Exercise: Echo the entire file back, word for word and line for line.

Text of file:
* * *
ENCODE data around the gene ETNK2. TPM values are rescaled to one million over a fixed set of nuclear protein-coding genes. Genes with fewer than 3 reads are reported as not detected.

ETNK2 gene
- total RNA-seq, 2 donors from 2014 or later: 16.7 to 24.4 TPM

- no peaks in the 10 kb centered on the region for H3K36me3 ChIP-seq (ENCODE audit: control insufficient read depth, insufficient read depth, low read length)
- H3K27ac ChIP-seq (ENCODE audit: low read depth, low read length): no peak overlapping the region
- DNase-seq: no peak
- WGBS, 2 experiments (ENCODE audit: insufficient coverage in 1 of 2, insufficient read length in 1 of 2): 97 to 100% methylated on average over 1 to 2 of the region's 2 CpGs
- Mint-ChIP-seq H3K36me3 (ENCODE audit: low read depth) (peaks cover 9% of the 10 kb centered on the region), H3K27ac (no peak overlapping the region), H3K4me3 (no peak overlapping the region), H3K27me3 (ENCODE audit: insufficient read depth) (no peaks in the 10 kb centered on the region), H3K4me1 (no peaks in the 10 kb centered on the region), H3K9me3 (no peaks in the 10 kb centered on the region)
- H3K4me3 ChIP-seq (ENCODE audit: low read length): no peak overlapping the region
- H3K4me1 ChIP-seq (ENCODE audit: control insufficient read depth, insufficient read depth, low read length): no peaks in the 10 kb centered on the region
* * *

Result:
ENCODE data around the gene ETNK2. TPM values are rescaled to one million over a fixed set of nuclear protein-coding genes. Genes with fewer than 3 reads are reported as not detected.

ETNK2 gene
- total RNA-seq, 2 donors from 2014 or later: 16.7 to 24.4 TPM

- no peaks in the 10 kb centered on the region for H3K36me3 ChIP-seq (ENCODE audit: control insufficient read depth, insufficient read depth, low read length)
- H3K27ac ChIP-seq (ENCODE audit: low read depth, low read length): no peak overlapping the region
- DNase-seq: no peak
- WGBS, 2 experiments (ENCODE audit: insufficient coverage in 1 of 2, insufficient read length in 1 of 2): 97 to 100% methylated on average over 1 to 2 of the region's 2 CpGs
- Mint-ChIP-seq H3K36me3 (ENCODE audit: low read depth) (peaks cover 9% of the 10 kb centered on the region), H3K27ac (no peak overlapping the region), H3K4me3 (no peak overlapping the region), H3K27me3 (ENCODE audit: insufficient read depth) (no peaks in the 10 kb centered on the region), H3K4me1 (no peaks in the 10 kb centered on the region), H3K9me3 (no peaks in the 10 kb centered on the region)
- H3K4me3 ChIP-seq (ENCODE audit: low read length): no peak overlapping the region
- H3K4me1 ChIP-seq (ENCODE audit: control insufficient read depth, insufficient read depth, low read length): no peaks in the 10 kb centered on the region